Confederates in the Attic

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Confederates in the Attic: Dispatches from the Unfinished Civil War
Confederate in the attic.jpg
First edition
AuthorTony Horwitz
CountryUnited States
GenreHistorical, Non-fiction
Publication date
March 3, 1998
Media typePrint (Hardback and Paperback)
Pages432 pp

Confederates in the Attic (1998) is a work of non-fiction by Pulitzer Prize-winning author Tony Horwitz. Horwitz explores his deep interest in the American Civil War and investigates the ties in the United States among citizens to a war that ended more than 130 years previously. He reports on attitudes on the Civil War and how it is discussed and taught, as well as attitudes about race.

Among the experiences Horwitz has in the book:

When published, Confederates in the Attic became a bestseller in the United States. The New York Times described it as intellectually honest and humorous, saying Horwitz seemed uncomfortable placed between two sides, seeking peace between the factions.[2][3]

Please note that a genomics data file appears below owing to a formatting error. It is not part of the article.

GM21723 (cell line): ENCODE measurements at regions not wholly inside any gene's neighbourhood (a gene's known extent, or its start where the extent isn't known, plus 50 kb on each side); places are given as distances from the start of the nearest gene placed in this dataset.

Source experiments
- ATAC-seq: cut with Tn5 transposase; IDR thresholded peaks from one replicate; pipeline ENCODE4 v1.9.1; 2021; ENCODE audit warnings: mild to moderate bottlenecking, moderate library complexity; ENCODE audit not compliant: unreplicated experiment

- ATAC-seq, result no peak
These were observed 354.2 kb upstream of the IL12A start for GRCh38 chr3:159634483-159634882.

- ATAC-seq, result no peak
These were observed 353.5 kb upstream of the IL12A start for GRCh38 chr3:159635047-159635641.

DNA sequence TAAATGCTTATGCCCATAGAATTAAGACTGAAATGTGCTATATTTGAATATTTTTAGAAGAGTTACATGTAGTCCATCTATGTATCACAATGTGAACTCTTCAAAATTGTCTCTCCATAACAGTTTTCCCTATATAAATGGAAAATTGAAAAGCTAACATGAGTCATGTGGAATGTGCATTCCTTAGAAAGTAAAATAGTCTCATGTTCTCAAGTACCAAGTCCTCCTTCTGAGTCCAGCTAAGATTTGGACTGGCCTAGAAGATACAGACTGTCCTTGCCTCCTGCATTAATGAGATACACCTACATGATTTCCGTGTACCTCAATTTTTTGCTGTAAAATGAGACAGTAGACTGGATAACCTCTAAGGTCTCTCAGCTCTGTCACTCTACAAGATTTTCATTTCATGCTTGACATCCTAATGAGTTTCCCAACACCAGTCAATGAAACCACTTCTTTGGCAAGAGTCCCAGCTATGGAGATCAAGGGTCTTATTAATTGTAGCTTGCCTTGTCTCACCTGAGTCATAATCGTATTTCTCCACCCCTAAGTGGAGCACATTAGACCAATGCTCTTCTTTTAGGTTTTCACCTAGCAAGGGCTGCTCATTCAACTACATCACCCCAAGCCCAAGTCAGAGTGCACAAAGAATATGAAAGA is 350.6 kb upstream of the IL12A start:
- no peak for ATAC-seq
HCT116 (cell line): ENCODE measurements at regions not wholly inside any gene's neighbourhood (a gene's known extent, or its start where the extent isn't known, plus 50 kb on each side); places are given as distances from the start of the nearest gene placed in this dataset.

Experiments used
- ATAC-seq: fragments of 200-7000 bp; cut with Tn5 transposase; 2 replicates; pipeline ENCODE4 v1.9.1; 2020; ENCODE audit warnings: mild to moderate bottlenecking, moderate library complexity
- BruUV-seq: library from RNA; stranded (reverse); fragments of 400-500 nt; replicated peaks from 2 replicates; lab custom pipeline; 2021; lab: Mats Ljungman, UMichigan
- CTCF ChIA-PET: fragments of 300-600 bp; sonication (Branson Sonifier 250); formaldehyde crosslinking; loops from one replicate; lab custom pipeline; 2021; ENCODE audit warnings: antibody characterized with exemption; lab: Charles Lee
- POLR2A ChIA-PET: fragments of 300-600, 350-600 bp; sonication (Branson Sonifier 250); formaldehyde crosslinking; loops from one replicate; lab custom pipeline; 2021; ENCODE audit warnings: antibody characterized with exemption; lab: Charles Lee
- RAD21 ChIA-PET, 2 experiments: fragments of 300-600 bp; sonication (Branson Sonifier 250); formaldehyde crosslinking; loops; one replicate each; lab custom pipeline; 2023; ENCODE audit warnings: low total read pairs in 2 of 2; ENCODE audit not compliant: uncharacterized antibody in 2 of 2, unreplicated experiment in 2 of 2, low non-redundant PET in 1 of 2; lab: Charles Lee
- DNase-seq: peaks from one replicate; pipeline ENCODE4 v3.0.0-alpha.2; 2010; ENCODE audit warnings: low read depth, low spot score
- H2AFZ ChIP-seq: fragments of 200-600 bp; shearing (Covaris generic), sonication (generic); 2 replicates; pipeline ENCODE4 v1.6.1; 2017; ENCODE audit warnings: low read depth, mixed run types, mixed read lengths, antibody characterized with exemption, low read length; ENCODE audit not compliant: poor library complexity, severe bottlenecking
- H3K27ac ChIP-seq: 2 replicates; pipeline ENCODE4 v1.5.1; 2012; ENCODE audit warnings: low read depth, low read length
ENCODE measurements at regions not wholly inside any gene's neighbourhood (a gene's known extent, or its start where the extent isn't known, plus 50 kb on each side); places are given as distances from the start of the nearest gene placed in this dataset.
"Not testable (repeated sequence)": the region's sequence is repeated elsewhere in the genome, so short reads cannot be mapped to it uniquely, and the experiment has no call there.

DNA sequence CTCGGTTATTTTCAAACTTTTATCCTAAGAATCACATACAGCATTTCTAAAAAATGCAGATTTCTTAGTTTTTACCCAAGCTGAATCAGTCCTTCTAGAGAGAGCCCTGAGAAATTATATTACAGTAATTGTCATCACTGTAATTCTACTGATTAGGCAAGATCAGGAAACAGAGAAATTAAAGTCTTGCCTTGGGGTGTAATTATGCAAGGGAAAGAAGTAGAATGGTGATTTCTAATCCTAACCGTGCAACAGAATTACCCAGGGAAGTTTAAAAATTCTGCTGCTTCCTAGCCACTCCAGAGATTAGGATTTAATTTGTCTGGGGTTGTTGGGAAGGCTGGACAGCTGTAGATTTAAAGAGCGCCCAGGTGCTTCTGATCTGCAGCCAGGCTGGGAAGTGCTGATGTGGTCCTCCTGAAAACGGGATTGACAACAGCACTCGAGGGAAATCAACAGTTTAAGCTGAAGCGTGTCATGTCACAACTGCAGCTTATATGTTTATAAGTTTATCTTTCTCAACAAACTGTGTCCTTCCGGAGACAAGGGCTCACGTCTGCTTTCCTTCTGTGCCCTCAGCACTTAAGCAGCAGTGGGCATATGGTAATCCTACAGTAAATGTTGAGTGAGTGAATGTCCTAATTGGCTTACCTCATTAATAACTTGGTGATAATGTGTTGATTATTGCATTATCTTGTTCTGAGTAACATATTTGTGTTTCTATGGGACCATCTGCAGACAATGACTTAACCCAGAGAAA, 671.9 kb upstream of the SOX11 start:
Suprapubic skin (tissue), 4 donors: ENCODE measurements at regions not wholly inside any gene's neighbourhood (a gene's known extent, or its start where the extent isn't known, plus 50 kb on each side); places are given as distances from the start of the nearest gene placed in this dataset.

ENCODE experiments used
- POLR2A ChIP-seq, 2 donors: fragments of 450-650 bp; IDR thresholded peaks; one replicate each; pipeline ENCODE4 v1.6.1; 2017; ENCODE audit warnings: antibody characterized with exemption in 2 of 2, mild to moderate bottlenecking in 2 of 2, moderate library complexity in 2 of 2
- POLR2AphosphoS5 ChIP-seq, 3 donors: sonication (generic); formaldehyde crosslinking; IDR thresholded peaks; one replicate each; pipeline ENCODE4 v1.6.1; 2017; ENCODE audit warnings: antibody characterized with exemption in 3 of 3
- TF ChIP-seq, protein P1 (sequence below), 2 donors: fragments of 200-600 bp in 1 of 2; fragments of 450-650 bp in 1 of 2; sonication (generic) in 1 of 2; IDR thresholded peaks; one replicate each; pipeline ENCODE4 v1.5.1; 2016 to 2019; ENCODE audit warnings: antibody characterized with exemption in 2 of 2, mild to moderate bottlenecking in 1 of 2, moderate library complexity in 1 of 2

Toward the end of the chapter on Alberta Martin, Horwitz claims that Martin's Confederate husband was a deserter. In response, in 1998 the Southern Legal Resource Center sued Horwitz on Martin's behalf, with encouragement from the Sons of Confederate Veterans. It noted that two other William Martins were on the rolls of the same company as Alberta's husband. In addition, the SLRC claimed that Horwitz had ridiculed her in his book.[4][5]

In 2000 the University of North Carolina's Chapel Hill campus added Confederates in the Attic to their freshman reading list.[2][6]


  1. ^ "Confederates in the Attic". The New York Times. Retrieved 2010-04-30.
  2. ^ a b Carolina Summer Reading Program 2000
  3. ^ Blount, Jr, Roy. "Trekkies of the Confederacy". The New York Times. Retrieved 2010-04-30.
  4. ^ SLRC Update 27 June 2004 Archived 28 August 2008 at the Wayback Machine
  5. ^ Gumbel, Andrew (2004-06-02). "Confederates mourn the passing of the last of America's civil war widows". The Independent. London. Retrieved 2010-04-30.
  6. ^ SLRC Update 1 August 2000 Archived 8 November 2007 at the Wayback Machine

External links[edit]